At some stage during the average club coach’s career, they will come across a player or even group of players that play the game a little better than themselves.
Alongside a ‘high level’ player will hear the words “my son/daughter needs to hit with higher level players, the players they currently hit with are not cutting it”.
There are many exercises, practices, and situations we can put these ‘higher-level’ players into whilst working alongside lower level players. We will cover a few suggestions in the following areas:
- Hitting using 1 v 2 players
- Pressure situations
- Pressure match play
Whilst I will give a few examples of the above which are taken from my bestselling SYSTEM-9 Yellow Ball and Singles Tactics books, it is important to remember that to get the best from a player, improve confidence and ensure progression, they need to play against a triad of players.
Here are the problems:
- Every player (along with their respective parent) wants to hit with the better player
- The better player does not want to hit with the lower level player
Reality: High level players can hit with anyone and make it if the environment is right.
1. Hitting using 1 v 2 players
Hitting with two players on the opposite side can ensure the player gets a better workout and it is what it says purely hitting! Obviously technical, tactical, or even mental coaching can be used with a guarantee of on court fitness.
THE N DRILL
- Keep the ball out of the black area.
- With practice and regularity, it becomes second nature.
- Play without and with points, without or with serves.
- (NB. serve can land in the area)
Baseline to baseline to volley
Single player hits to baseline player who hits back into deuce side. Next shot is for the volleyer to hit back. Continue with Ad side after a set number of errors or set time and rotate.
Single player has full singles court. Baseline player hits at will, volleyer must co-operatively volley back to singles player. Singles player must alternate shots as with above.
This is a great deal for receiving two types of balls from both players.
2. Pressure Situations
Using 3-way drills is a perfect example of stressing the better players with two other players.
These are drills that can be used at all standards. These drills ensure the individual player does not always win the point outright and encourages them to work harder.
Crosscourt change of direction on short ball
- Player 1 rallies crosscourt in the deuce courts to player 3 and changes direction on any short ball to player 4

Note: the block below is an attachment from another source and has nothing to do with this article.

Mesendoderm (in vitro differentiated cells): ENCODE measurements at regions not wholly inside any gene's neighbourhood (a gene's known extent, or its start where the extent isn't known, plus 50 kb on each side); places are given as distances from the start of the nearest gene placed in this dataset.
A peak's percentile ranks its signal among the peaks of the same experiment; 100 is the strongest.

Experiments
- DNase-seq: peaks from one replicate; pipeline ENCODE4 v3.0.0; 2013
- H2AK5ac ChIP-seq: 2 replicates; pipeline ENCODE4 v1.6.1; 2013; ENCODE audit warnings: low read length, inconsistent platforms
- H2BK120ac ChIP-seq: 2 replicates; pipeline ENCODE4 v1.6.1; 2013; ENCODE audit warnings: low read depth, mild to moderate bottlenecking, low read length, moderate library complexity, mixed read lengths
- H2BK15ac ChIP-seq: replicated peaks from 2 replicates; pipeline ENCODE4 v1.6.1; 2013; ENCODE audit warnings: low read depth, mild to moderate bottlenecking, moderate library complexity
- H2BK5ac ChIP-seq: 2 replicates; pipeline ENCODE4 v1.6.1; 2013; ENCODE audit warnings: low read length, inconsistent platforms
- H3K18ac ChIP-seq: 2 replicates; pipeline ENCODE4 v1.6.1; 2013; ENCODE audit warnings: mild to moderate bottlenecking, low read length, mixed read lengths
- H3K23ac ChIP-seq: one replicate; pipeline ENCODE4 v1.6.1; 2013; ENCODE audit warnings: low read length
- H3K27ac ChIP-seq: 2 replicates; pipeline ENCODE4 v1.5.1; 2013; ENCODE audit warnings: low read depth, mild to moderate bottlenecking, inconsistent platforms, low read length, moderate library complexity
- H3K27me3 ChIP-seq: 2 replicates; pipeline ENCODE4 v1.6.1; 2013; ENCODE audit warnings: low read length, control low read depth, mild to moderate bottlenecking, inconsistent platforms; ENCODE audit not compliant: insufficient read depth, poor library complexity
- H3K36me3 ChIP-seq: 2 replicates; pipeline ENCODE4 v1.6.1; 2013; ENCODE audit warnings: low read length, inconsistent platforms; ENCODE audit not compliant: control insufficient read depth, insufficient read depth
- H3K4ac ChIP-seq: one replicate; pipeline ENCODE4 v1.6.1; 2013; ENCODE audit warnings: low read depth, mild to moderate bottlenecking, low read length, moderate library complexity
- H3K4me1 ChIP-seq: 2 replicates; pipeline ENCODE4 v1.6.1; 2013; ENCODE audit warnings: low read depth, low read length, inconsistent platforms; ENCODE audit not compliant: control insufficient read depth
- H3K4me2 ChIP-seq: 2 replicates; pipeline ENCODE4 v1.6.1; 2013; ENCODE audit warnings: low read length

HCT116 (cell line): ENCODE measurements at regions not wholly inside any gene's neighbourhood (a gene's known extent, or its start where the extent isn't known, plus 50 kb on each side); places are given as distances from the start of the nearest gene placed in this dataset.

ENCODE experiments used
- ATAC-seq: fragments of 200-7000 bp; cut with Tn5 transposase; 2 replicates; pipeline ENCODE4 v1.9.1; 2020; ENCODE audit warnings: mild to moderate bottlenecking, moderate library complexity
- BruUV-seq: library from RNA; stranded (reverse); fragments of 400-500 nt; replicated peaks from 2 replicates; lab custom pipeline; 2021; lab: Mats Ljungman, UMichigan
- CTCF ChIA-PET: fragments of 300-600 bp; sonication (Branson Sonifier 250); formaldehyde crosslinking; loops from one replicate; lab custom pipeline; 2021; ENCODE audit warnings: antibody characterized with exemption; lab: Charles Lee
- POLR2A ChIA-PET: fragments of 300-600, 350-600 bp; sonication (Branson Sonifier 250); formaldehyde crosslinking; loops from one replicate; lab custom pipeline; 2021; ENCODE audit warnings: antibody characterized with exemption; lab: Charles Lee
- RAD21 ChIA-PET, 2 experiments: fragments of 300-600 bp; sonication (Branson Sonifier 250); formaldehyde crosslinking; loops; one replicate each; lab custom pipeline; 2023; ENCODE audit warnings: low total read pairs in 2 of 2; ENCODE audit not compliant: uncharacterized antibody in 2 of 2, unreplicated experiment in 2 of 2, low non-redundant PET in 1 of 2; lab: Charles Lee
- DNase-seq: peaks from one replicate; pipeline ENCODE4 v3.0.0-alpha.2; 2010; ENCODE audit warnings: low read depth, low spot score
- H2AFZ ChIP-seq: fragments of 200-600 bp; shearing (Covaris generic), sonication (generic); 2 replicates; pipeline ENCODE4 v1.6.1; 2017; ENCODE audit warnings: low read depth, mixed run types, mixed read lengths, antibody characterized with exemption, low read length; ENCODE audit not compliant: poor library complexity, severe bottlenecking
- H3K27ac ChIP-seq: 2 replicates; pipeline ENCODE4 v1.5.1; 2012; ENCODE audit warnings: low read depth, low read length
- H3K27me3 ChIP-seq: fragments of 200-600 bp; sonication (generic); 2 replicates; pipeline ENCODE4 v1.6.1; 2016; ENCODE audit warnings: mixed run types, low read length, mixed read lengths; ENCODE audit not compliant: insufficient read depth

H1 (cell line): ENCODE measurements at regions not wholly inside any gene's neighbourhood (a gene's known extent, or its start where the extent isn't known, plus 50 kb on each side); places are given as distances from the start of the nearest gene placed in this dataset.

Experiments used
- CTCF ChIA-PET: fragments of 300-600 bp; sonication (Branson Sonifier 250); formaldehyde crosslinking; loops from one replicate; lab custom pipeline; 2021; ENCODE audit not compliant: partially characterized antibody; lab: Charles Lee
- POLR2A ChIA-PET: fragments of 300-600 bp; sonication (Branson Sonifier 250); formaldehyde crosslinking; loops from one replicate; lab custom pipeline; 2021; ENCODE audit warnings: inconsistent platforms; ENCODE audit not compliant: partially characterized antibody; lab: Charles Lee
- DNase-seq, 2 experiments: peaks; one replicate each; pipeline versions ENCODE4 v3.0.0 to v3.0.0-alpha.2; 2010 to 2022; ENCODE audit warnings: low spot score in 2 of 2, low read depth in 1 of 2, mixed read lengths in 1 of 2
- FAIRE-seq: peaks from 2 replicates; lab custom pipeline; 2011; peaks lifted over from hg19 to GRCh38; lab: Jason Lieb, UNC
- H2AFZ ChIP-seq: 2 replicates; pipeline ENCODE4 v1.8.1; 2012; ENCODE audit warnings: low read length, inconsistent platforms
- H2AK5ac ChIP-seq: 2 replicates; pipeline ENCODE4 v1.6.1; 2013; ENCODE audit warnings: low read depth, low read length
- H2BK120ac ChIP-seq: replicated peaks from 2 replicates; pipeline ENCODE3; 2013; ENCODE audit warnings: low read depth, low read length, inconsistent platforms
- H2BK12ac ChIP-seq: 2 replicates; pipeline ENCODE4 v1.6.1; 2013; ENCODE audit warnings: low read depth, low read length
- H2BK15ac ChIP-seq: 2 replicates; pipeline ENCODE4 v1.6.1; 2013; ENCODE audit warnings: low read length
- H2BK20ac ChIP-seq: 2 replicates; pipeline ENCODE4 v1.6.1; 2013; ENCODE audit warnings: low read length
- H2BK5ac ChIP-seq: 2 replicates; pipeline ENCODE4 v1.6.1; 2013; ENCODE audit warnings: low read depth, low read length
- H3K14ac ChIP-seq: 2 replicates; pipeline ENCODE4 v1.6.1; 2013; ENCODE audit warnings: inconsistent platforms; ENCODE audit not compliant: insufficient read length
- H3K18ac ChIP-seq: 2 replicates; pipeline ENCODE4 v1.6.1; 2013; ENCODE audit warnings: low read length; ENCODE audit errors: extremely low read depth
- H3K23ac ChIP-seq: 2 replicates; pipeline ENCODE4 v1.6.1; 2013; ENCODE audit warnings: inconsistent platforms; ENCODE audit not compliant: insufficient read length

- Player 3 moves off the court for players 1 and 4 to continue the point.
- Restart from the ad side, with player 1 rallying to player 4 and changing direction to player 3
- Player 2 moves in to replicate the same play
- Players keep individual scores
- Change roles after 10-minutes noting down scores on the scorecard
SCORE PROGRESSION: If players miss the change of direction short ball shot, then deduct one point from the individual score
CROSSCOURT AND LONGLINE APPROACH
- Player 1 rallies deuce crosscourt to player 3 and approaches the net on any of the above balls, to player 4
- Player 3 moves off the court for 1 and 4 to continue the point.
- Restart from the ad side with player 1 rallying to 4 and changing direction to 3
- Player 2 moves in to replicate the same play
- Change roles after 10-minutes
- Change sides noting down scores on the scorecard
SCORE PROGRESSION: If players miss the change of direction approach shot, then deduct one point from the individual score
3. Pressure Matchplay Scenarios
If a higher-level player finds it easy to beat a lower level player then adjust the balance.
We can start to play games or sets starting at the following scores:
Condition the environment for better player:
- Use second serves only
- Server must tell the player where the serve is going
- The player must play two points twice and win both to proceed
- Returner lets the serve go and coach feeds the return in to continue play
- If the player loses on game point, the score returns to love
- At times throughout the game the coach can feed a second ball in once the point has been played for the point to continue
The ultimate goal of any player is to improve day to day and match to match.
Playing better players is great as there is no pressure if you lose, to lose to a lower ranked player for some is the end of the world (which may explain why many don’t want to risk losing face).
To play someone weaker means a player can work on aspects of their game in a slower paced setting allowing the thinking process to take place.
Playing someone of the same standard pushes each other to grow, sometimes you win sometimes you lose but its okay we are the same standard.
Playing someone stronger helps to see where you still need to be and what needs to be accomplished.
At one of my earlier clubs whereby I became club singles champion 5 times, players could regularly be seen beating me in ‘practice matches’. But when it came to nearer the main event, I would play more even more practice matches. Competition was a whole new ball game; my last win had my opponent full of confidence having beaten me in previous singles practice matches. The eventual score 6-0 6-2 and another win chalked to me before my demise to the up and coming juniors I had been coaching.
Enjoy your practice!